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‘Feel free to leak this’: Inside the Pelosi-Nadler impeachment schism


House Judiciary Chairman Jerry Nadler and Speaker Nancy Pelosi. | J. Scott Applewhite/AP Photo

In a closed-door meeting last week, Speaker Nancy Pelosi stunned lawmakers and aides with a swipe at Democratic staff on the House Judiciary Committee.

Pelosi criticized the panel’s handling of impeachment in harsh terms, complaining committee aides have advanced the push for ousting President Donald Trump far beyond where the House Democratic Caucus stands. Democrats simply don’t have the votes on the floor to impeach Trump, Pelosi said.

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“And you can feel free to leak this,” Pelosi added, according to multiple people in the room. Pelosi’s office declined to comment on the meeting.

It was the latest sign of the widening schism between Pelosi and Judiciary Committee Chairman Jerry Nadler, two longtime allies who are increasingly in conflict over where to guide the party at one of its most critical moments.

Both Pelosi and Nadler, who have served in the House together for more than 25 years, insist their relationship remains strong. But their rift over impeachment is getting harder and harder to paper over amid Democrats’ flailing messaging on the topic and a growing divide in the caucus.

Whether the two veteran lawmakers can get on the same page will determine if the party avoids a rupture that threatens their chances of holding on to the House majority and beating Trump in 2020.

“I think the speaker wants to be careful of all the different members of the caucus,” said Rep. Pramila Jayapal (D-Wash.), co-chair of the Congressional Progressive Caucus and a vocal impeachment advocate. “She doesn’t always want to use the word ‘impeachment’ but believe me, she signed off on every piece of what has been put forward.”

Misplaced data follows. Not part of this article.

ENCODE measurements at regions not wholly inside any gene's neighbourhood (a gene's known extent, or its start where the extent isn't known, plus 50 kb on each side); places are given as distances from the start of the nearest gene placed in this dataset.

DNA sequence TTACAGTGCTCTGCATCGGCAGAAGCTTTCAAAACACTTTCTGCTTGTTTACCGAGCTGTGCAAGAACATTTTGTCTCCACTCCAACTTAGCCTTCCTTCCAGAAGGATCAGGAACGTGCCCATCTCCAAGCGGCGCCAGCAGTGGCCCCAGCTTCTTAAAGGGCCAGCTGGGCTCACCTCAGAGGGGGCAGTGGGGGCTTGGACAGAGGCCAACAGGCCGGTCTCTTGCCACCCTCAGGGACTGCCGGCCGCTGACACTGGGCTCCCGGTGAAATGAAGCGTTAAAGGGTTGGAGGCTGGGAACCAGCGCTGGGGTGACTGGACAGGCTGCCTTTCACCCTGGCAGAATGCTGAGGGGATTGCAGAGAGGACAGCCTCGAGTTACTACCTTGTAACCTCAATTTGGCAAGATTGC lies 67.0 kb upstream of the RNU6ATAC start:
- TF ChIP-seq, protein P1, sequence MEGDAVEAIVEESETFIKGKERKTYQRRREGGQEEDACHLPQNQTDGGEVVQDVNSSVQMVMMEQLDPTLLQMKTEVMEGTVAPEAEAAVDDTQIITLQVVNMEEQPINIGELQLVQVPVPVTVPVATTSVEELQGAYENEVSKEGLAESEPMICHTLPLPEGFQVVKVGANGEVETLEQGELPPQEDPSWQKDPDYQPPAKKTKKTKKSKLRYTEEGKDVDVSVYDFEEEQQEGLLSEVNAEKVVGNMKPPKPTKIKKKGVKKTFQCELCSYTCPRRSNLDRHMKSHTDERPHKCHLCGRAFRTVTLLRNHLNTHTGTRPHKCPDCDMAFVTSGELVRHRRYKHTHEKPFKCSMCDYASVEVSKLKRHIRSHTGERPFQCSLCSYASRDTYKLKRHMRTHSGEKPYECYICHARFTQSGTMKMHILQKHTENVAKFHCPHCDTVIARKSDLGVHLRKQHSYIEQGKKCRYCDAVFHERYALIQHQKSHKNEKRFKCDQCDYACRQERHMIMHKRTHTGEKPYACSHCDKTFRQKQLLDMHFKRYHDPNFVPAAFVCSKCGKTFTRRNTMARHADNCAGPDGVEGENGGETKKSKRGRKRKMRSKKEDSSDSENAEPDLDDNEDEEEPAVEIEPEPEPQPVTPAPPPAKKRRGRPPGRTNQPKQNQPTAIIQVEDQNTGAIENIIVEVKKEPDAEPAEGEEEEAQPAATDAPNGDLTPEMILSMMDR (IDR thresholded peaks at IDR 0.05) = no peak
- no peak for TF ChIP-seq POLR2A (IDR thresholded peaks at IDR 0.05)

Yet the gap between Pelosi and Nadler has been on full display lately.

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The Judiciary Committee held what it billed as its first “impeachment hearing” on Tuesday with former Trump campaign manager Corey Lewandowski, whose outright refusal to answer questions only bolstered Democrats’ impeachment investigation, Nadler said.

But at the very same moment, Pelosi was stressing in a private meeting with moderate Democrats that the caucus would be cautious as they approach whether to move forward on impeachment, according to multiple attendees.

“Nadler is talking about law, Pelosi is talking about politics,” said Rep. Jamie Raskin (D-Md.), a member of the Judiciary Committee, when asked about the divide between the two senior Democrats. “Nadler is looking at high crimes and misdemeanors, and we are inundated with them in the Judiciary Committee. But Pelosi is looking at the political side of it.”

Raskin, though, insisted the Pelosi-Nadler split isn’t hurting Democrats.

“I think it is fully, comprehensively representing the divergent opinion in the country what we need to do, and it’s too early to tell,” Raskin said. “Everyone wants to jump to the end, to say, ‘What’s the end of the story?’ But we’re just in the middle of it.”

Nadler, one of the most aggressive impeachment backers within the ranks of senior Democrats, has been careful not to clash directly with Pelosi since the start of his committee’s probe.

Yet the New York Democrat has ramped up his rhetoric over the summer, declaring that the House is in “formal impeachment proceedings” even as Pelosi has maintained her own careful message that the House is only weighing the possibility. At a news conference last week, she refused to even utter the “I-word.”

Nadler has made clear where he stands: Trump should be impeached. Now.

INTERACTIVE: See which House lawmakers support impeachment.

“Personally, I think the president ought to be impeached,” Nadler told WNYC’s Brian Lehrer on Monday in his strongest comments to date backing impeachment. But Nadler also acknowledged Democrats “cannot impeach the president against the will of the American people,” reiterating the point Pelosi has hammered again and again since she returned to the speakership in January.